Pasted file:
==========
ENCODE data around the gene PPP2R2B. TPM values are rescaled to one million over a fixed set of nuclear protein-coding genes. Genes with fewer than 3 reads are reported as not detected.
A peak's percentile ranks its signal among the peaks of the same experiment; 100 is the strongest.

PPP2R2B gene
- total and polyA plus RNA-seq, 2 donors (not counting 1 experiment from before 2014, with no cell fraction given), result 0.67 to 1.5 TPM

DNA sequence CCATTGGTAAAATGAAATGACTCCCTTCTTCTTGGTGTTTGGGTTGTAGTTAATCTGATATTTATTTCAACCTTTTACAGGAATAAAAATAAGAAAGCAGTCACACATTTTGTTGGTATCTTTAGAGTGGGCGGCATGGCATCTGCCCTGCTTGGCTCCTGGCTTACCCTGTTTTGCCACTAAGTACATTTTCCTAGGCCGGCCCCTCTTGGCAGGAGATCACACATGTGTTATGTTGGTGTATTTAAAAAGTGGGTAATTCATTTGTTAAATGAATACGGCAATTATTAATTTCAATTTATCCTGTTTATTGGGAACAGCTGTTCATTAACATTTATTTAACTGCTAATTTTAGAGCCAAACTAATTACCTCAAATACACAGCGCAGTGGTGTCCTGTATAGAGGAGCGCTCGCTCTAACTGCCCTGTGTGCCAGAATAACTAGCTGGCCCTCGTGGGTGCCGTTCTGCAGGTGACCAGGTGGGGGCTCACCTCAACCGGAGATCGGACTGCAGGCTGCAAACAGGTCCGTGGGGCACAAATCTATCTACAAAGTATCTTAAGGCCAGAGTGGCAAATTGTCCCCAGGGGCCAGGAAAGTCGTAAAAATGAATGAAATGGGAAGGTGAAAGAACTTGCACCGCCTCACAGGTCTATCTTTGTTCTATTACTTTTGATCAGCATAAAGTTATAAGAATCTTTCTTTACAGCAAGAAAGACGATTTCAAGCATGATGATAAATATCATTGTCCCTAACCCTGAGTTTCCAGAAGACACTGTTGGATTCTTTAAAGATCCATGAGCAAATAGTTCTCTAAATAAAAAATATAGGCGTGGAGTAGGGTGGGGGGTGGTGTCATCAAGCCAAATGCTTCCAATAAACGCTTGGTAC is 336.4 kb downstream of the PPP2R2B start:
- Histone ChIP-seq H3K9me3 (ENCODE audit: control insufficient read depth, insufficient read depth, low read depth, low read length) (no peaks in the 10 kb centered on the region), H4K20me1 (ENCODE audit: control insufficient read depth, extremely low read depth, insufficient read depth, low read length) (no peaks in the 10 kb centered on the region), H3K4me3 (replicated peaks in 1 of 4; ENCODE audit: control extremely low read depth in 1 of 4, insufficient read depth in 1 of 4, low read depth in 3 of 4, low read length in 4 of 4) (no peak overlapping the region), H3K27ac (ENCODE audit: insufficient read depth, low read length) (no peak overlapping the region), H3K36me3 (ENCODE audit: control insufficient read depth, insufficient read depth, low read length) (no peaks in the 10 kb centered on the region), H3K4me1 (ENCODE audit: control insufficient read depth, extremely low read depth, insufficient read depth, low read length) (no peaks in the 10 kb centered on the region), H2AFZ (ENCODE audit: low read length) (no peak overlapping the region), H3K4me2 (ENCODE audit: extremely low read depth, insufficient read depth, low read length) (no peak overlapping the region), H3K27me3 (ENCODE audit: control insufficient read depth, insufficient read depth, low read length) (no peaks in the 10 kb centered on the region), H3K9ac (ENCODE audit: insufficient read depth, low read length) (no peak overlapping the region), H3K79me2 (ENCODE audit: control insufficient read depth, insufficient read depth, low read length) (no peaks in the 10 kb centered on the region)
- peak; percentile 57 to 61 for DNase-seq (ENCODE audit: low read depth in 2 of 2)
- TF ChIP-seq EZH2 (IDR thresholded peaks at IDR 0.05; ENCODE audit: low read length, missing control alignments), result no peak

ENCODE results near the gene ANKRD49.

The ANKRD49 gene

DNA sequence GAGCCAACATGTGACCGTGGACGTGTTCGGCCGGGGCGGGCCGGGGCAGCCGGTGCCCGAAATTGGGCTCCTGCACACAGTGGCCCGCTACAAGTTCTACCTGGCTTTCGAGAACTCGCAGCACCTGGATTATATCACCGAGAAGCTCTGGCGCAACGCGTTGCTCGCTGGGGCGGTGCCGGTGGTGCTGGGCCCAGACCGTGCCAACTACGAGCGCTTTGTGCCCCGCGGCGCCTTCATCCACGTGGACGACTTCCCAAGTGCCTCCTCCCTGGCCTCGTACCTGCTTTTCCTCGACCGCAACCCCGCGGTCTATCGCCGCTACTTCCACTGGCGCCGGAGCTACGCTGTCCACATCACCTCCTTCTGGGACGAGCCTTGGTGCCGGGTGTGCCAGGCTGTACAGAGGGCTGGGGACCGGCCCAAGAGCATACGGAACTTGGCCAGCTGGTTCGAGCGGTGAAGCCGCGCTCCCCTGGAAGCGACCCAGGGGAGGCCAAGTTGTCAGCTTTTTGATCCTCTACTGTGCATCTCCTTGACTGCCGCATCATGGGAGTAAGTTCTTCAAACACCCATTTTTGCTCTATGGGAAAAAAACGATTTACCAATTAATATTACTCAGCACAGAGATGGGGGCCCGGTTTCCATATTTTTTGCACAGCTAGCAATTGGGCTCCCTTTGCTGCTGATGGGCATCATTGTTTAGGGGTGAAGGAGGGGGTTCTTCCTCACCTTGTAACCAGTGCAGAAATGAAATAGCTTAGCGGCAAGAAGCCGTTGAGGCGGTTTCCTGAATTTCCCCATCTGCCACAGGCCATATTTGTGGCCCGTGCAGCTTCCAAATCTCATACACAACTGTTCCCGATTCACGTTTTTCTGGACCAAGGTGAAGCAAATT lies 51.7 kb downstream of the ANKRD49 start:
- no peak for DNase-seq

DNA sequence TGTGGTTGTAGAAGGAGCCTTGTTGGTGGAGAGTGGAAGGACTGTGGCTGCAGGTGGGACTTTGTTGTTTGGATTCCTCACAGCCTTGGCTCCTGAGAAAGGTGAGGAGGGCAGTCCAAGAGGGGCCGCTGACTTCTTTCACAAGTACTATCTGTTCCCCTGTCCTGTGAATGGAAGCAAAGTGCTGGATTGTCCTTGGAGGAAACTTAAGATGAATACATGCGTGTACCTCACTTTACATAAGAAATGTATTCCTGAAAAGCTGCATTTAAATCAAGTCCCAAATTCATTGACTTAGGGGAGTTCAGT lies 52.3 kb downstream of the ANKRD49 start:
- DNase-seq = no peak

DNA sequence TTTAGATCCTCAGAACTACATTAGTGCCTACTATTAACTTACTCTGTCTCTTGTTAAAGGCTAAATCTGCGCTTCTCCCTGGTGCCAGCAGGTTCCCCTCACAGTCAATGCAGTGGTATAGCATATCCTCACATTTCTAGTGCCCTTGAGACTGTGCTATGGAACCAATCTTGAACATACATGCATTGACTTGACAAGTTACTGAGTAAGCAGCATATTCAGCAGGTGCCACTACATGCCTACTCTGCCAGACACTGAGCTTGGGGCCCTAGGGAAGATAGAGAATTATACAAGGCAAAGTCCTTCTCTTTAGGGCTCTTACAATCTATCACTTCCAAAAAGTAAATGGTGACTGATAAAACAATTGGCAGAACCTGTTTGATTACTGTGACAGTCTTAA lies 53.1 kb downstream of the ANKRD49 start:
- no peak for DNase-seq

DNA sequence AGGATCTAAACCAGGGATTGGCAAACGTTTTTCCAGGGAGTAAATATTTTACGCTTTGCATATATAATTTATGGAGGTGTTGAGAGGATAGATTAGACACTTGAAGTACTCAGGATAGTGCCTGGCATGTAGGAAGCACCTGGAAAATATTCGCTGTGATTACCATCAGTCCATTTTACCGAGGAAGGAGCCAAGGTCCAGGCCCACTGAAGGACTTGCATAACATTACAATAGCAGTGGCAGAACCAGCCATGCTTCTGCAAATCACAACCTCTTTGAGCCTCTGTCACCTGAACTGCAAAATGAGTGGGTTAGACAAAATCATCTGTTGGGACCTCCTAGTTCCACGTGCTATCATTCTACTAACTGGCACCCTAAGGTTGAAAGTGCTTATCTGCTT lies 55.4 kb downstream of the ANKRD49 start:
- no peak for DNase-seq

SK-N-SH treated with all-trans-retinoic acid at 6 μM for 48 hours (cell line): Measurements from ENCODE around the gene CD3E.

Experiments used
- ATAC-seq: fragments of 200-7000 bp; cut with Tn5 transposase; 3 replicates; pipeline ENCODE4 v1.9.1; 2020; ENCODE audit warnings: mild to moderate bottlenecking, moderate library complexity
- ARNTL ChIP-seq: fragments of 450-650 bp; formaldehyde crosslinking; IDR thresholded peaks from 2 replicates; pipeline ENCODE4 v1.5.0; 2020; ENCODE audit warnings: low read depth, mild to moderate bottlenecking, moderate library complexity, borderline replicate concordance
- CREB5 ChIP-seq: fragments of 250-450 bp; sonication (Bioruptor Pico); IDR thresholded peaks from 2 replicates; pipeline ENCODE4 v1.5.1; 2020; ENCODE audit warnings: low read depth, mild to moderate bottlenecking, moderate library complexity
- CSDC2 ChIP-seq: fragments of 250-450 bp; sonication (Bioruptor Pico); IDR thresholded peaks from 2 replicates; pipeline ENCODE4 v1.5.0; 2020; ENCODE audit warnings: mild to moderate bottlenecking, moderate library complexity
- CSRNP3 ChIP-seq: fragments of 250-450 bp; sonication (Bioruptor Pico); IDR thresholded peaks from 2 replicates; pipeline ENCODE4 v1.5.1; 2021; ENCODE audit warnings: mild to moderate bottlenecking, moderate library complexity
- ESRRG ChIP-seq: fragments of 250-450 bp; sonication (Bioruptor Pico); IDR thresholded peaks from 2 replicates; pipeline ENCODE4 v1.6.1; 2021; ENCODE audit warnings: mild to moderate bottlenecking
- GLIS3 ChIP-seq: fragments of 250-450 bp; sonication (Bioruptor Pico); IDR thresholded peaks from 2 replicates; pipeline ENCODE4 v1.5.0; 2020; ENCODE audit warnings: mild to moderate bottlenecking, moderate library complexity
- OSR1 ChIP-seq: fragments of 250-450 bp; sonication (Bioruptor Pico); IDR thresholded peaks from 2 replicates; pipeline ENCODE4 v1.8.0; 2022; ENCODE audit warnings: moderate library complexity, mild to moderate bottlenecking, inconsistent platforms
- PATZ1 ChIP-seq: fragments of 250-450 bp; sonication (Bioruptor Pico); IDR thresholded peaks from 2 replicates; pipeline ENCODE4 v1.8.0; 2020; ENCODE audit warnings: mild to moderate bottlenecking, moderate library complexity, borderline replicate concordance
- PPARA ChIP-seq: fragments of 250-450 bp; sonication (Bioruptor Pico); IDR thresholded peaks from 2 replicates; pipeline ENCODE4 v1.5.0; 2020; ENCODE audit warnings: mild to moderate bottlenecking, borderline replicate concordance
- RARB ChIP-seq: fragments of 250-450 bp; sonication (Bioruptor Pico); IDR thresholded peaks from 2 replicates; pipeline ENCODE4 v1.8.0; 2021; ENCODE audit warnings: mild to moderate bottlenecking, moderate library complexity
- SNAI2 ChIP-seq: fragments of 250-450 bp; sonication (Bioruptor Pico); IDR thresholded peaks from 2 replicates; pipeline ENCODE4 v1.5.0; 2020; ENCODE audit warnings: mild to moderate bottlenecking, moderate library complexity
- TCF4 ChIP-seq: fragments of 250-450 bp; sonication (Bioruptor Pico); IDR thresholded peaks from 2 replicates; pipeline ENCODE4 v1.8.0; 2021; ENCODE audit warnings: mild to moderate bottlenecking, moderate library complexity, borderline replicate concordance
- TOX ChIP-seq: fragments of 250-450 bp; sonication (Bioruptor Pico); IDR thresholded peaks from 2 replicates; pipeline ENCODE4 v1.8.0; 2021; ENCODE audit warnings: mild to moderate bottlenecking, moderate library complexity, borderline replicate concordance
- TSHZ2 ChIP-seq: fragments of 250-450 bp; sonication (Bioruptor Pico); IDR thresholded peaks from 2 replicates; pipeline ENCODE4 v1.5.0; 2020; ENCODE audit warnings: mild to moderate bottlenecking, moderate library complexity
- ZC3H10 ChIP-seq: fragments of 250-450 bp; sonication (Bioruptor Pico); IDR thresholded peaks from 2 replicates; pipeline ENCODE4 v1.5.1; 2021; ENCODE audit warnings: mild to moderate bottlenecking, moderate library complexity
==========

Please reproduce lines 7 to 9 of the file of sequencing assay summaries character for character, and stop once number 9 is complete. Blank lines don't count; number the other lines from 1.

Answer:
- peak; percentile 57 to 61 for DNase-seq (ENCODE audit: low read depth in 2 of 2)
- TF ChIP-seq EZH2 (IDR thresholded peaks at IDR 0.05; ENCODE audit: low read length, missing control alignments), result no peak

ENCODE results near the gene ANKRD49.